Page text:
Silhouette of a child and parent

On July 21, 2016 the New York State Legislature enacted a new guardianship law entitled “Peter Falk’s Law.” This new statute requires the court in issuing a guardianship order to consider the persons entitled to visitation with the incapacitated individual. It also takes into consideration those individuals who should be entitled to receive notice of hospitalization, death, funeral arrangements and burial arrangements with regard to the incapacitated individual. Prior to the enactment of this statute, the guardian had no obligation to provide children or other family members of the information concerning the health and general welfare of the incapacitated person. The reasons for this new statute relate to guardianship lawsuits that were started by adult children of celebrities Glenn Campbell, Casey Kasem and Peter Falk.


These changes to the New York Guardianship Statute now require the judge issuing the guardianship order to put specific powers in the order regarding the guardian. The guardian now must provide information of the incapacitated person’s death, funeral arrangements, final resting place and other issues concerning the burial of this individual.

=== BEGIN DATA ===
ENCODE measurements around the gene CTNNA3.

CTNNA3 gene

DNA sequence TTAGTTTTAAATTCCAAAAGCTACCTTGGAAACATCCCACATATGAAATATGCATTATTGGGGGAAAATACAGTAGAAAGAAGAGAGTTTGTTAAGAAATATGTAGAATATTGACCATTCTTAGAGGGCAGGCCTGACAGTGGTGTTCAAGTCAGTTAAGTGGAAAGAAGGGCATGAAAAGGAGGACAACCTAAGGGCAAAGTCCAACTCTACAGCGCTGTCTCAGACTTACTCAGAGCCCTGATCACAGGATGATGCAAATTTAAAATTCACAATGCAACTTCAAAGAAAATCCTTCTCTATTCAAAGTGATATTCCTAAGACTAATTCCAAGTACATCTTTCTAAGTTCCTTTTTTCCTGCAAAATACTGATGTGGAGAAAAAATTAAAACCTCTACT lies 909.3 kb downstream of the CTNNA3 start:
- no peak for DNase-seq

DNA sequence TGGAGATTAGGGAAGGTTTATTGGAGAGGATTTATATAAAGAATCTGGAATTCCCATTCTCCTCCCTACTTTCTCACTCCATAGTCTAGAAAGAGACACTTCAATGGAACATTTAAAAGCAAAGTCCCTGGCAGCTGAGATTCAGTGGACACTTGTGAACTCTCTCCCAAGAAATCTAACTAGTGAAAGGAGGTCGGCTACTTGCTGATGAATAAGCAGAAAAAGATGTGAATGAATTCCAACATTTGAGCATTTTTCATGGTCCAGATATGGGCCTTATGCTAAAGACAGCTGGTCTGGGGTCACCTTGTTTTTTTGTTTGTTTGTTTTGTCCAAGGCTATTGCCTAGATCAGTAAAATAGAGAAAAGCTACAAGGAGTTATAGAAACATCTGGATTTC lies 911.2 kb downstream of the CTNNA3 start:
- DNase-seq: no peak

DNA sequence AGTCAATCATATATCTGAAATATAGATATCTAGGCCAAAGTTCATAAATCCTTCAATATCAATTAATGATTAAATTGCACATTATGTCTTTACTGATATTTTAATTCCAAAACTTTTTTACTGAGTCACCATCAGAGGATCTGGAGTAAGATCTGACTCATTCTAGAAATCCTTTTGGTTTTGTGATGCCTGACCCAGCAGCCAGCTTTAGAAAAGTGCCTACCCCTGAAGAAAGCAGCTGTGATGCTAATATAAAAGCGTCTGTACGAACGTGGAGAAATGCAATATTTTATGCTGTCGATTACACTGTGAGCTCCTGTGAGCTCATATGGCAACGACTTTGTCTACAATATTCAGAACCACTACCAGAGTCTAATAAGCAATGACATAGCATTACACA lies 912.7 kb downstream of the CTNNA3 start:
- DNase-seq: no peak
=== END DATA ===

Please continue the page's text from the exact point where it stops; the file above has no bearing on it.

Under the prior guardianship statute, the guardian was in the position to control who and when family members and friends could visit the incapacitated person. Now the court order appointing the guardian has to identify those individuals who are entitled to visit with the impaired individual.

In the Peter Falk case, Casey Kasem case and Glenn Campbell case, adult children of these celebrities were kept from seeing their dying parent by a second wife who was not their mother. This caused litigation between the children and the second wives.


Attorney Elliot Schlissel

The divorce rates in the United States continue to climb. In the future there will be many more situations involving second, third wives and children from earlier relationships. This creates considerable potential for problems between children of prior marriages and their step parents. This new statute takes into consideration not only the interest of the alleged incapacitated person but the desires of other family members to continue to maintain relationships with him or her and visit with their family members should he or she become ill or hospitalized.